10 – Not All Mandroids

In which Phoenix has nothing on Jamie Madrox when it comes to retcons, Pterosaurs have super punchable faces, Colossus gets laid, we are uninterested in the Savage Land, Wolverine and Storm are both pretty interesting, smiling costs extra if you’re Doctor Doom, Banshee saves the day, Alpha Flight tries, Angry Hovercraft Guy comes back, and Proteus is fairly upsetting.

X-Plained:

  • X-Men #109, 114-16, 118-122, and 125-128
  • Multiple Man
  • Metacontinuity
  • The Savage Land
  • Pterosaurs
  • Shi’ar mustache technology
  • Karl Lykos
  • Misty Knight
  • Colleen Wing
  • Wolverine in Japan
  • Mandroids
  • Moses Magnum
  • A Heist
  • Angus McWhirter, disgruntled hovercraft rental guy
  • Alpha Flight
  • Team Dynamics
  • Why you always leave a note
  • Proteus

You can find a visual companion to the episode – and links to recommended reading – on our blog.

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Next week: Secret origins, shipper wars, the Siege Perilous, and which of us would win in a fight.

9 comments

  1. jesse says:

    hey guys another amazing episode!

    one note:

    Proteus DID come back during the Necrosha cross-over. He takes over Destiny’s corpse, Blindfold, Husk, and a host of other X-Men before Magneto “reached into Preoteus’s energy matrix and CHANGED it” which made him of course, dissipate into electrons and leave his death open to a future Proteus story.

    you guys are effing rad! keep up the good work

    – jesse

  2. AlexDumas says:

    While this is certainly a niche subject matter (though one with a surprisingly large audience) the quality of your production and performance truly transcends narrow categories. The podcast is both as exhaustive and as facile as an introduction to a highly convoluted subject matter can get, The format of each show is is intelligent and tightly organized yet still leaving space for riffing and improvisation. You two are just awesome and highly entertaining. Your podcasts are the perfect meld of graduate level dissertation and stand up act. I love what you are doing, would like to see you revisit and discuss the Steranko and Neal Adams issues eventually, but otherwise I am so happy to be along for the ride.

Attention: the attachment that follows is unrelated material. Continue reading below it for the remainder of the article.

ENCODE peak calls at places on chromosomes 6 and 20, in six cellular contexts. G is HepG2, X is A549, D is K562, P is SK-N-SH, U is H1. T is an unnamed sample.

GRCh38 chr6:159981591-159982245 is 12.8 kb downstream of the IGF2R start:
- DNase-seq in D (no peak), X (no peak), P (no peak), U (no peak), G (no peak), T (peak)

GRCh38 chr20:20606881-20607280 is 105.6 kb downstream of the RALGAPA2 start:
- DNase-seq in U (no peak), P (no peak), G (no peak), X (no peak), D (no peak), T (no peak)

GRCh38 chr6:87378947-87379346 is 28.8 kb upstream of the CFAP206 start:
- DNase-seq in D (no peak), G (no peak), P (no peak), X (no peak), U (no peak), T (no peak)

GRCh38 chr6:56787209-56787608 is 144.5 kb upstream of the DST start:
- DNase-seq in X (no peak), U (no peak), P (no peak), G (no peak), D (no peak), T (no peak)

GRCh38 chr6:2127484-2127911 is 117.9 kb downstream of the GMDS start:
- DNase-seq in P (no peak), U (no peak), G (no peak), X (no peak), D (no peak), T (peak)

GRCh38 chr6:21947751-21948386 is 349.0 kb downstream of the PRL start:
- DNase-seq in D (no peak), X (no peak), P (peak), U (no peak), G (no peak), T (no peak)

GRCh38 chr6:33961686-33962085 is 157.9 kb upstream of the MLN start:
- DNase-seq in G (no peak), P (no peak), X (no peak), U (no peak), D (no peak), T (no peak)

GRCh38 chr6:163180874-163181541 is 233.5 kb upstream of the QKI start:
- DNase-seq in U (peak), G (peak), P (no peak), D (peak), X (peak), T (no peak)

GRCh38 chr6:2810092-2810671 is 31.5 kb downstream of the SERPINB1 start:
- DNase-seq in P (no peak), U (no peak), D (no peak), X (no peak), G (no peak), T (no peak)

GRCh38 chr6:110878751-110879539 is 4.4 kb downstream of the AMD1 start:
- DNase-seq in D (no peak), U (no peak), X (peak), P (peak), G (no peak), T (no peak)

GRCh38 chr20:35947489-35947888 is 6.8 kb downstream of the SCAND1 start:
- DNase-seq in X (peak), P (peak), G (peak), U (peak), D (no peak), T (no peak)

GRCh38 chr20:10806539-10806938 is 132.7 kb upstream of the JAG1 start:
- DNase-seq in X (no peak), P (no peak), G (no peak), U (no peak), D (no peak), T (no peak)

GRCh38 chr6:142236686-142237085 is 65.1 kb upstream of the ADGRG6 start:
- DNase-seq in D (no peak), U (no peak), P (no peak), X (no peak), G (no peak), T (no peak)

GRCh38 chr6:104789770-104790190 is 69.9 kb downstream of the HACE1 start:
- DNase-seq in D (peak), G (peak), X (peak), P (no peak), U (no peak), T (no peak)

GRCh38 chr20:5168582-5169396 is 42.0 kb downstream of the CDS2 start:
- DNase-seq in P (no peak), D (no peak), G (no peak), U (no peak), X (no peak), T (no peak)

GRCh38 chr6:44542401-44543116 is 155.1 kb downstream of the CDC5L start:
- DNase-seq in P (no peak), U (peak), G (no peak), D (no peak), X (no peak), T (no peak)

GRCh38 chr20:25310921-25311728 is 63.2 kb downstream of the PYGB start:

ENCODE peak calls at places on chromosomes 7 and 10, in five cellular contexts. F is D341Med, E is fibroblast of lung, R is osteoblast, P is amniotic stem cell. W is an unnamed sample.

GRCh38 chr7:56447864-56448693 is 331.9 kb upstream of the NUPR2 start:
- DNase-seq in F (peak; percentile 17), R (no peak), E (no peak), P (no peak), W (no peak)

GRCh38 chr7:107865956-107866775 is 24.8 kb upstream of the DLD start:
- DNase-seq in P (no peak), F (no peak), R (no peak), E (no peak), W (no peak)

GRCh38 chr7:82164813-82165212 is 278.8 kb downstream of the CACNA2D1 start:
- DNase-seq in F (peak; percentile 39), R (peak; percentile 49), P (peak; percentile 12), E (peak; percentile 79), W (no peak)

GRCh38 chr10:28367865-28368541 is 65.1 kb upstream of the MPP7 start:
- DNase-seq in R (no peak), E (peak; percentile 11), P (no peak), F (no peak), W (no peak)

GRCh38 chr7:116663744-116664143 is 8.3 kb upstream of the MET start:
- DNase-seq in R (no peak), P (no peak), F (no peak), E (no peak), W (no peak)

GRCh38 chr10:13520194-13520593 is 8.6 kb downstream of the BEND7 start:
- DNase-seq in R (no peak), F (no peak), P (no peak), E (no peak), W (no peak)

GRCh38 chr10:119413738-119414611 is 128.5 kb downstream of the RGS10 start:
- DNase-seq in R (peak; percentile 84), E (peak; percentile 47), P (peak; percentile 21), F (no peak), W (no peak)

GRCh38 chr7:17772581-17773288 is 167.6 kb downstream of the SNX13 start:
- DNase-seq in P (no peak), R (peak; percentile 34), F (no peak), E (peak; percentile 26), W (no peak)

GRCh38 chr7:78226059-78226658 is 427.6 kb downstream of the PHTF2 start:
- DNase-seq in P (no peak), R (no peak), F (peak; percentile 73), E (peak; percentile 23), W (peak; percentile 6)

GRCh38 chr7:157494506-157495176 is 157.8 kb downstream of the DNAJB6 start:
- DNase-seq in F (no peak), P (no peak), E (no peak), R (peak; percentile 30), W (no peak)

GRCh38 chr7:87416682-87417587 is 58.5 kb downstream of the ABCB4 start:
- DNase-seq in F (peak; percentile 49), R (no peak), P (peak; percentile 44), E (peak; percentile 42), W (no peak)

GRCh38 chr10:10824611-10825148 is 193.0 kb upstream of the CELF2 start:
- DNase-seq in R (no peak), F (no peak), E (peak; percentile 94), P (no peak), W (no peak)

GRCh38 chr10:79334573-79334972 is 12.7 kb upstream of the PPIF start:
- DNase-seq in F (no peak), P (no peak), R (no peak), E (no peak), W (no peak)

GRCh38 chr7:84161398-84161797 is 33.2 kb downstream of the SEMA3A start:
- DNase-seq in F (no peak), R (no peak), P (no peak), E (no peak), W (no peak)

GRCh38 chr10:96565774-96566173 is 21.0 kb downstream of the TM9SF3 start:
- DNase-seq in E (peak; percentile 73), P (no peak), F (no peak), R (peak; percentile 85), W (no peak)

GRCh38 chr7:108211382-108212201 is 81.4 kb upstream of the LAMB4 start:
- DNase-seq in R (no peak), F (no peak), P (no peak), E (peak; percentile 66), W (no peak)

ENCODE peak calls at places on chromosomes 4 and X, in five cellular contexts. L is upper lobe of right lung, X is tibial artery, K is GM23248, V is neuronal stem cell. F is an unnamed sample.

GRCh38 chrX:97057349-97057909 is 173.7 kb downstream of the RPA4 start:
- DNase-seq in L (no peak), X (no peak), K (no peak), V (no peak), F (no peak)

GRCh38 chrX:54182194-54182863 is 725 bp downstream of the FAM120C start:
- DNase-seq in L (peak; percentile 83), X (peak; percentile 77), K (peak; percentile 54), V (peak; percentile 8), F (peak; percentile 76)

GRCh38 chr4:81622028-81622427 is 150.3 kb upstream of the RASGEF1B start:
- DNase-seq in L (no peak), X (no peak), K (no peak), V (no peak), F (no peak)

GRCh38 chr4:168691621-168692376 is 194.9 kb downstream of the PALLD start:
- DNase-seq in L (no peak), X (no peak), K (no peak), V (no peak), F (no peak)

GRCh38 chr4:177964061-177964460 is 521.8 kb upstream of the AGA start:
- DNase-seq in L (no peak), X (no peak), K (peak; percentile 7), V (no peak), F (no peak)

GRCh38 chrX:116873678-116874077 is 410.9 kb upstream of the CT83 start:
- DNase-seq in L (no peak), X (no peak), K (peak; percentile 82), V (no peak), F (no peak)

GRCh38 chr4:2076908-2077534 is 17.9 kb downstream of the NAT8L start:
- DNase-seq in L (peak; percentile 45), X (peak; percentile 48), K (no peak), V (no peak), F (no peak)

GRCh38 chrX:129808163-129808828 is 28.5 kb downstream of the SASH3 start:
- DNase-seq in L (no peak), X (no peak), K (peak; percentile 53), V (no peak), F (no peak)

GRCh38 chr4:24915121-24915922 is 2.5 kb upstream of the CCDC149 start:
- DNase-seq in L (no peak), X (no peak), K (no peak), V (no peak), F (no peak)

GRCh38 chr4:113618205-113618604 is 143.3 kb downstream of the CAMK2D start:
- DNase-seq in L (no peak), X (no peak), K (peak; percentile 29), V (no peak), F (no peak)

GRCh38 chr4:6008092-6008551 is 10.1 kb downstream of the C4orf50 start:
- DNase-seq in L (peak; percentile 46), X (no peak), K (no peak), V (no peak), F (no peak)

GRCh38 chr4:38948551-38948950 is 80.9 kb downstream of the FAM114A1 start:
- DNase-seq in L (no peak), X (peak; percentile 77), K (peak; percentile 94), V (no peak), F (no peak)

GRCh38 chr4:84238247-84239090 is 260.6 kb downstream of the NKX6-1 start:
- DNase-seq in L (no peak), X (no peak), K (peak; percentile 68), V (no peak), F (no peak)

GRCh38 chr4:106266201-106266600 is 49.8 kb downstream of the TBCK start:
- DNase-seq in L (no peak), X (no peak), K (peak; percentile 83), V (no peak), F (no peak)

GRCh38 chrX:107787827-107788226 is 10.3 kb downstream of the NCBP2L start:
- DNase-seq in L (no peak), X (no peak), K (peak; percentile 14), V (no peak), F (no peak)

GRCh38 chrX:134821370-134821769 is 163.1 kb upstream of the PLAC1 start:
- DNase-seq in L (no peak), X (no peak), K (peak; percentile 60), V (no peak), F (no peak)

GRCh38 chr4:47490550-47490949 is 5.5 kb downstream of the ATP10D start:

Totally tangential, but I would love to see you tackle the the new Star Wars movies!

  3. David M says:

    Um…in our world Inverness is not the fourth largest city in Scotland, that would be Dundee. It’s not the fifth either, that might be Stirling, it’s certainly bigger than Inverness.
    No offence to Inverness, a place I have some amazingly happy memories of, but in our world it’s not even a close thing. In the 1970s Inverness had a population of about 35,000, while Dundee was about 185,000.
    Cyke should have maybe asked the Scot in the party.

  4. Justin Kaye says:

    Why would you say Mike Mignola did the covers for Classic X-Men? Why would you do that to me? It was Arthur Adams. It was SO Art Adams. You broke my nerdbrain. Damn your eyes.

  5. Justin Kaye says:

    Proteus also came back in that Harness/Piecemeal mess and in the Star Trek/X-Men crossover, which seemed a much better fit–as Proteus kinda smacks of old ST:TOS omnipotent-yet-confused antagonists–and which gave us that wonderful double Dr. McCoys panel. Weird cross-company crossovers! Maybe review that Teen Titans/X-Men one?

  6. Justin Kaye says:

    Also, super weird that Moira kept her married name. Why not go back to Moira Kinross? There are plenty of reasons a woman *might* choose to keep her married name after a divorce, but none seem relevant to Moira. Die again, Joe MacTaggart!

  7. Justin Kaye says:

    And while I’m replying to a 4-month-old post (y’know, as one does), can we resolve to be fearless in the face of Claremont fetishes? Let’s talk about Piotr’s three-way. Let’s talk about weird Victorian-era naked human hunting. Let’s talk about CC’s fascination with an innocent ideal of free love a la Heinlein’s ‘Stranger in a Strange Land’. Is it open-minded or just ewgross? Reading it at a young age, I found it fearless, as any challenge to current societal norms of sexuality tend to be met with outright scorn–orientation, sure, but also exploration, flexible boundaries, non-traditional relationships, etc. Piotr’s puritanical views are directly challenged with, “Where’s the harm? This is how we choose to express ourselves.” I feel like Chris did some solid work in putting these ideas into the ether, not saying too much, letting them evolve or not based on reader interest, and maybe being absorbed into the collective consciousness. Maybe.

    • Rachel says:

      Agreed.

      I’ve mentioned this before but want to clarify again, since this seems like a context in which the line is likely to blur: we are 100% down with discussing motifs, but we draw a really serious line between discussing motifs in a writer’s work and speculating–outside of primary-source, publicly-available material–on that writer’s personal investment in those motifs; and that line applies to comment moderation as well.

      (You’re fine, Justin – this is just a train of thought spinning out from your post.)

  8. Justin Kaye says:

    I’m fine? SQUEEE!

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